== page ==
To report matters confidentially please consult the Institute website for further details.

Provision 4: improper conduct and disciplinary process

Improper conduct
Certain acts or omissions may constitute improper conduct on the part of a Member and are punishable in terms of this Policy, procedures or Codes. A Member shall be guilty of improper conduct if such Member, without reasonable cause or excuse (this is by no means intended to be an exhaustive list of improper conduct):

Contravenes or fails to comply with the applicable provisions of any Acts;

Contravenes or fails to comply with any compliance pronouncements as prescribed by the Institute;

Conducts him or herself with gross negligence in connection with any work performed by the member;

Has been found guilty in some other forum, including a Court, of any offence involving dishonesty and, in particular, but without prejudice to the generality of the foregoing, theft, fraud, forgery or uttering a forged document, perjury, bribery or corruption;

Is dishonest in the performance of any work or duties undertaken in relation to any professional services performed by a Member;

Conducting him or herself with gross negligence in connection with any work performed by the Member; Improperly obtaining work or attempting to obtain work; Committing a breach of any rule or policies procedures or Codes prescribed by the Institute from time to time; Conducting him or herself in a manner which, in the opinion of the Disciplinary Committee, is discreditable, dishonorable, dishonest, irregular, unworthy or offensive to the Institute or brings the profession into disrepute; Failing to answer, within a reasonable time, any disciplinary‐related correspondence or communication from the Institute;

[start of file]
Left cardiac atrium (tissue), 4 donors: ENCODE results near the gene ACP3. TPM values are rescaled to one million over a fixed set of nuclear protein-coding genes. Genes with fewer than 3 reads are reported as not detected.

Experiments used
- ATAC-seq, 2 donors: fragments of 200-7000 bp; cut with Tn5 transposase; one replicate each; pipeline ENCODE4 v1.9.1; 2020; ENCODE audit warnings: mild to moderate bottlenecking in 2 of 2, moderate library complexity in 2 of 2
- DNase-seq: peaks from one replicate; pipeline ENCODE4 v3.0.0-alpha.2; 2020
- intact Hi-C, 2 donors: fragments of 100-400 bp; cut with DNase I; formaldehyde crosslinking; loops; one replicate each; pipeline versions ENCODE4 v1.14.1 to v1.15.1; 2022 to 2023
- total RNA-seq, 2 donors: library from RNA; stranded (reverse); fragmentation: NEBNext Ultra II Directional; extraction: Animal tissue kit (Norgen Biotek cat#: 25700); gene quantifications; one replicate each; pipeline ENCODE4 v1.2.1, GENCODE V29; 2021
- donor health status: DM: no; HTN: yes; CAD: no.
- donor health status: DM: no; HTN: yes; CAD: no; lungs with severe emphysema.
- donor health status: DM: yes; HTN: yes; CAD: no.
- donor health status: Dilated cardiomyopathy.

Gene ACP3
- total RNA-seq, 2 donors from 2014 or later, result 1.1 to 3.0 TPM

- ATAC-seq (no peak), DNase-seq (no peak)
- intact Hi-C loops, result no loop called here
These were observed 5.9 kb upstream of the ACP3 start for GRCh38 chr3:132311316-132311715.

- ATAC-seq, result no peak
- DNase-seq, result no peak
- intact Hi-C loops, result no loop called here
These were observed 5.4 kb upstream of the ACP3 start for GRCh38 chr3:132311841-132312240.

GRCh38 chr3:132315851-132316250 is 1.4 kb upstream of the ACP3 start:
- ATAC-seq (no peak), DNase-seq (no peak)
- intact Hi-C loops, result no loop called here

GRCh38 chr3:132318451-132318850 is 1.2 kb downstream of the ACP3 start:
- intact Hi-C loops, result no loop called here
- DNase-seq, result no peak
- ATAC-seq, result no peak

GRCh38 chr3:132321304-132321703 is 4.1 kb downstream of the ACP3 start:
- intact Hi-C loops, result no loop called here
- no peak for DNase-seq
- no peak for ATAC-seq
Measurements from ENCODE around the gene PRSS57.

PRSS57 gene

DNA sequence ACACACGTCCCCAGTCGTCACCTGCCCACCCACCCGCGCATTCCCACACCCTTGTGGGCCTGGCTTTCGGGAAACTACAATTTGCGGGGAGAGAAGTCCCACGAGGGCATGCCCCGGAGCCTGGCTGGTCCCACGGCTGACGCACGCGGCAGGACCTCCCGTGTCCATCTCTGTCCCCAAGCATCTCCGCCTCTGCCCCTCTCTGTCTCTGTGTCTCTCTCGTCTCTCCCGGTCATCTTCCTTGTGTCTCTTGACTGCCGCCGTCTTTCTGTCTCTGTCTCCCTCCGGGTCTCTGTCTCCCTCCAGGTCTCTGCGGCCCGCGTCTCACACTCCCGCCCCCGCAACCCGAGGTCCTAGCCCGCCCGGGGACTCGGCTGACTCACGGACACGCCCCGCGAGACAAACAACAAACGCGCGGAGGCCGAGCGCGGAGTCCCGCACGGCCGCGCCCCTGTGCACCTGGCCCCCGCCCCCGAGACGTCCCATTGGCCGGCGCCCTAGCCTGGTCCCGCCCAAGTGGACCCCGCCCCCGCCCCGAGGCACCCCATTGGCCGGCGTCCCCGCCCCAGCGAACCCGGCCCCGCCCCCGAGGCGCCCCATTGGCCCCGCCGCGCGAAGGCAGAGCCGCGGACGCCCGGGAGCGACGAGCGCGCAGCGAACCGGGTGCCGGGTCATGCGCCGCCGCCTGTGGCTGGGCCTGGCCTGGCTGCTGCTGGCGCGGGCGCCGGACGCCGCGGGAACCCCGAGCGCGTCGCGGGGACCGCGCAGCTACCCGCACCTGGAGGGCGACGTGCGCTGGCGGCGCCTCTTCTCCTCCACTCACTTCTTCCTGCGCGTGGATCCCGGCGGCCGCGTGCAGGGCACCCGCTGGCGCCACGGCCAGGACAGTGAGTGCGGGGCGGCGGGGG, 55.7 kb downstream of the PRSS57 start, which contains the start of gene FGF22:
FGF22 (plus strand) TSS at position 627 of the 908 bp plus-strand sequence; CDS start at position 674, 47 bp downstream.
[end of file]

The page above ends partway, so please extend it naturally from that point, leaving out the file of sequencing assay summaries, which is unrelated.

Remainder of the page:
Failing to comply, within a reasonable time, any disciplinary‐ related order, requirement or request within the mandate, of the Institute;

Failing, after demand, to pay any subscription or any fee or levy payable to the Institute;

Failing to comply with the Continuous professional Educational policy

Disciplinary process
Any complaints received against a member of non‐compliance with the Code or improper conduct will be dealt with as set out in the disciplinary policy.


Close family member
A parent, child, sibling, spouse or dependant

This is either a state of being in accordance with established guidelines, specifications, or legislation or the process of becoming so.

An individual who is employed or operates in the field of compliance risk management. This is not a formal term or designation, but rather a collective term that encompasses all types of compliance workers

Financial interest
An interest in equity, or other security, debenture, loan or other debt instrument of an entity, including rights and obligations to acquire such an interest and derivatives directly related to such interest

A partnership, company or sole proprietor providing compliance services

Independence of mind ‐ the state of mind that permits the expression of a conclusion without being affected by influences that compromise judgment, allowing the individual to act with integrity and exercise independence and skepticism

Independence in appearance ‐ the avoidance of facts and circumstances that is so serious that a reasonable and informed third party would be likely to conclude that a Member’s integrity, independence and skepticism has been compromised

Independent compliance professional
A Compliance Professional who operates independently or as a consultant

Internal compliance professional
A Compliance Professional who is a full‐time employee of a company or an entity

Registered Member
An individual who is employed or operates in the field of compliance risk management who is also a registered member of the Compliance Institute of Nigeria.

This includes all the entities and individuals with whom Members interact, e.g. general public, employers, employees, colleagues, regulators, industry bodies, clients, potential clients, the Institute and the Institute members